IRS is issuing “spot check” notices on CRP payments.
IRS is issuing “spot check” notices on CRP payments. This does not appear widespread, but is of some concern to tax professionals, given the history of CRP taxation and court cases. In the most recent case of Morehouse v. Commissioner,[i] the court issued a favorable position to the “non-farmer” participant enrolled in CRP. IRS has chosen to non-acquiesce on the case and made it very clear in its October 13, 2015, Action on Decision that IRS would continue to pursue the issue:
We recognize the precedential effect of the decision in Morehouse to cases appealable to the Eighth Circuit. Accordingly, we will follow Morehouse within the Eighth Circuit only with respect to cases in which the CRP payments at issue were both (emphasis added):
(1) paid to an individual who was not engaged in farming prior to or during the period of enrollment of his or her land in CRP and
(2) paid prior to January 1, 2008 (i.e., the effective date of the 2008 amendment to section 1402(a)(1)).
We will continue to litigate the IRS position in the Eighth Circuit in cases not having these specific facts. We will also continue to litigate the IRS position in all cases in other circuits.
The IRS letter instructs the taxpayer to complete Schedule SE to determine the amount of SE tax due or to provide an explanation why taxpayer is not liable for SE tax.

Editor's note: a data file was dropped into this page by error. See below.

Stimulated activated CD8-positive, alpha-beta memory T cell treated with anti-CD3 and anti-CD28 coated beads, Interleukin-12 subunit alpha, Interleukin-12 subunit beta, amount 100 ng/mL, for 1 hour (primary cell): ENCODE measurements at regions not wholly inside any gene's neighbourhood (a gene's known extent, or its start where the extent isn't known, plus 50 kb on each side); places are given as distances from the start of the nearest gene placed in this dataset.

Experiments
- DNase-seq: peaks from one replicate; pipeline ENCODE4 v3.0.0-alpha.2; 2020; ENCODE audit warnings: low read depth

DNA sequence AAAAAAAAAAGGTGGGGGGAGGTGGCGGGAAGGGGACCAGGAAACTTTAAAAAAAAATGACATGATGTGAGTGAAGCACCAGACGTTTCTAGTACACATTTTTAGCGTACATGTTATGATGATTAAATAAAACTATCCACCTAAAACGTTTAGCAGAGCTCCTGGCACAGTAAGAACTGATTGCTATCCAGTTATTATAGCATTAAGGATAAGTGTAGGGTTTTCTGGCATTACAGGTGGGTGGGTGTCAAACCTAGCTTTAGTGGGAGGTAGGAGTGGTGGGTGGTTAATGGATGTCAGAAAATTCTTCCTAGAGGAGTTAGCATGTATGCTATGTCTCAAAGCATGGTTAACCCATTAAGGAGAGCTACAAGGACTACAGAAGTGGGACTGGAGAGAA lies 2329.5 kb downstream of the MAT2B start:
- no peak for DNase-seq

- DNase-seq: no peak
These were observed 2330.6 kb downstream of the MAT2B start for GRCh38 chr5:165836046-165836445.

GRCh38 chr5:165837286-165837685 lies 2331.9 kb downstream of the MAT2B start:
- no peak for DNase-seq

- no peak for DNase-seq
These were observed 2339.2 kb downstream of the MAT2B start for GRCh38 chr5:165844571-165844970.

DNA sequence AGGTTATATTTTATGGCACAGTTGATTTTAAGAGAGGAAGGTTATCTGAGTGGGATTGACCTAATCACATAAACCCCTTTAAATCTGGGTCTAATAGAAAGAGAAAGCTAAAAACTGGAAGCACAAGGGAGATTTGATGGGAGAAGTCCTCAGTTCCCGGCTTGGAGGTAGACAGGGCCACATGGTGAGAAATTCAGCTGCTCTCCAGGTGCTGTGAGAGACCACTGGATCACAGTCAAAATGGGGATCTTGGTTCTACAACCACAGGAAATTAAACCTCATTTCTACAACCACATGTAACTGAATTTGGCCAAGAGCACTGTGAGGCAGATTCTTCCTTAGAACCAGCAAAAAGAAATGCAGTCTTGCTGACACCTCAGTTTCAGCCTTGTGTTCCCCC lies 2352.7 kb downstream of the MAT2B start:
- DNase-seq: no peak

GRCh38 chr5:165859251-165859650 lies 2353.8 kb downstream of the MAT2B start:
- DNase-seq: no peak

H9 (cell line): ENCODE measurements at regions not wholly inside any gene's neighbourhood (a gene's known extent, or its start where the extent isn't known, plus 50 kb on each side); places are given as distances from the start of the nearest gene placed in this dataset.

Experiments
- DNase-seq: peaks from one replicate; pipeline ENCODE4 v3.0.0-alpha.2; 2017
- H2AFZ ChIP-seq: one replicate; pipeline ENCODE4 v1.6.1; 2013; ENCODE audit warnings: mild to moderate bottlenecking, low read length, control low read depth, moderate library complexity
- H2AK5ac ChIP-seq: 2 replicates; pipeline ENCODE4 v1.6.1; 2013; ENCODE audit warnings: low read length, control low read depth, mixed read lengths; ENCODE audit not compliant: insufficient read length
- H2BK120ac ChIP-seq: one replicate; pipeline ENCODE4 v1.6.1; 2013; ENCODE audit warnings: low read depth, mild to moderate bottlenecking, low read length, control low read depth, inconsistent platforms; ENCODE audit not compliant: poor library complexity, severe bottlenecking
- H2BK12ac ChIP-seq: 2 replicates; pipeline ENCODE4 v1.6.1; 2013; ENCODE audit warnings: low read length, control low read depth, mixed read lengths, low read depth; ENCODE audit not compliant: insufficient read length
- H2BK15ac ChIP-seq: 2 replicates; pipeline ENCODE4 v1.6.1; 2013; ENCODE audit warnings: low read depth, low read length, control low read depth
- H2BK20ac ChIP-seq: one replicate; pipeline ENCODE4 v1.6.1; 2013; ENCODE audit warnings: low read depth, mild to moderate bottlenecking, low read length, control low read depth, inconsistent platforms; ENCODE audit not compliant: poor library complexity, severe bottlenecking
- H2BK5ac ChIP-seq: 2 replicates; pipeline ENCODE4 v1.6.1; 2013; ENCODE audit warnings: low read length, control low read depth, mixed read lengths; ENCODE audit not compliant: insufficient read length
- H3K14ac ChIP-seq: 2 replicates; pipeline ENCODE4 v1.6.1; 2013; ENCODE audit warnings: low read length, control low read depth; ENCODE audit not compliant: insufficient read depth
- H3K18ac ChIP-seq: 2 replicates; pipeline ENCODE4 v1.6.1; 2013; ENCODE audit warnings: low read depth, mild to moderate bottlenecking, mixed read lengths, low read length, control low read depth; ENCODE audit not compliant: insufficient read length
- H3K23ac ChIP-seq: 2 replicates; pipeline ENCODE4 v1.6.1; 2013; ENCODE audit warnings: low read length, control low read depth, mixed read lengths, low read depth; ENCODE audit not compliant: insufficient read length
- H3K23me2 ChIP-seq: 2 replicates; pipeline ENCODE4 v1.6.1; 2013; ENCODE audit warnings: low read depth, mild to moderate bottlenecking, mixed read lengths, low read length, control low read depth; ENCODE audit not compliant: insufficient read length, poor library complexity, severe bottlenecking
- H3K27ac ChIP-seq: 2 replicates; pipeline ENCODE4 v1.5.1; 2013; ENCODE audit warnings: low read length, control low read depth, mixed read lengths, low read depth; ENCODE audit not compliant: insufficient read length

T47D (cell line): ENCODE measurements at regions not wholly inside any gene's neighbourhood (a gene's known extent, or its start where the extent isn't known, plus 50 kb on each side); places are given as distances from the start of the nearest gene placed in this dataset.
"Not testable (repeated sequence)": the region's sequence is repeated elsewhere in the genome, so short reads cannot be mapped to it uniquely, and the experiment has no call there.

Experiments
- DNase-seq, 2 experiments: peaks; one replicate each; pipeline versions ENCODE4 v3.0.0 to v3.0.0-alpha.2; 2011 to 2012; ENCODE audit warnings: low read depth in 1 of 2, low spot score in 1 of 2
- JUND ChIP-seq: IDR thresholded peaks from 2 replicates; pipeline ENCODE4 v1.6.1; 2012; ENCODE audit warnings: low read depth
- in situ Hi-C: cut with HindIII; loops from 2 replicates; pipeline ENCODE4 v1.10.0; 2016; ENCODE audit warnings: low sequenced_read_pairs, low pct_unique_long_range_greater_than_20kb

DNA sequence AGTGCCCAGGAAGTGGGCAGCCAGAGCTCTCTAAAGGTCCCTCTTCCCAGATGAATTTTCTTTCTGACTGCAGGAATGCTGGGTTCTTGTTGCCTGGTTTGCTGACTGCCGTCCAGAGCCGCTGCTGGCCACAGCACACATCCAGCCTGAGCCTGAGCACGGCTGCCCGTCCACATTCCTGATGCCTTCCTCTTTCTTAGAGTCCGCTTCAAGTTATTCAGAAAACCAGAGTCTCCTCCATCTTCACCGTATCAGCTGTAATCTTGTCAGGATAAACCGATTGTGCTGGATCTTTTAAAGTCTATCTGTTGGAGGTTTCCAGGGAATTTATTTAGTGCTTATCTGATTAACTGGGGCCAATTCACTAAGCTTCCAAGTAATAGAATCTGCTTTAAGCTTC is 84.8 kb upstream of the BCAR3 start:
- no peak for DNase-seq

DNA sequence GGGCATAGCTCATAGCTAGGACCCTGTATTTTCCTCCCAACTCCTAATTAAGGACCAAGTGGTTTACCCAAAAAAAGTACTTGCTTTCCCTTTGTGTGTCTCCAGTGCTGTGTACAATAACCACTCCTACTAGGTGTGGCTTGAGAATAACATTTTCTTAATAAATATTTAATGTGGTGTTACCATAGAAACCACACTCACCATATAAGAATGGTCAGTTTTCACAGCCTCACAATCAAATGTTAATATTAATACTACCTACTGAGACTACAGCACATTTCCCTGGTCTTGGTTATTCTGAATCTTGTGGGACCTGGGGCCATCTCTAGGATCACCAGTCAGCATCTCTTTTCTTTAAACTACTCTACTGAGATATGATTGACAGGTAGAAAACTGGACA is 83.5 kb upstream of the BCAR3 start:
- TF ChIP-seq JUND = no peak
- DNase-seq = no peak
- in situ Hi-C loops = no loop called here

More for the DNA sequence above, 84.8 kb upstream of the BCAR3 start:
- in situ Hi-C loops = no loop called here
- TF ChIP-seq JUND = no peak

If the client is receiving social security retirement or social security disability benefits at the time they received the Conservation Reserve Program (CRP) payment(s), the amount of the taxable CRP payment(s) can be “backed out” on Line b of the Form 1040, Schedule SE, based on a change in law beginning January 1, 2008.[ii] These payments are identified on the Form 1040 Schedule F, Line 4b or listed on Schedule K-1 (Form 1065), Box 20, Code Z.
The change in law beginning in 2008 DID NOT provide an exclusion with respect to all CRP payments or for CRP payments made to non-farmers.
The notices do not appear to be blanketing all in the CRP program, but IRS may be testing the waters to determine “compliance or non-compliance” concerning the issue.
[i] 769 F.3d 616 (8th Cir. 2014), rev'g 140 T.C. 350 (2013).
[ii] IRC § 1402(a)(1).
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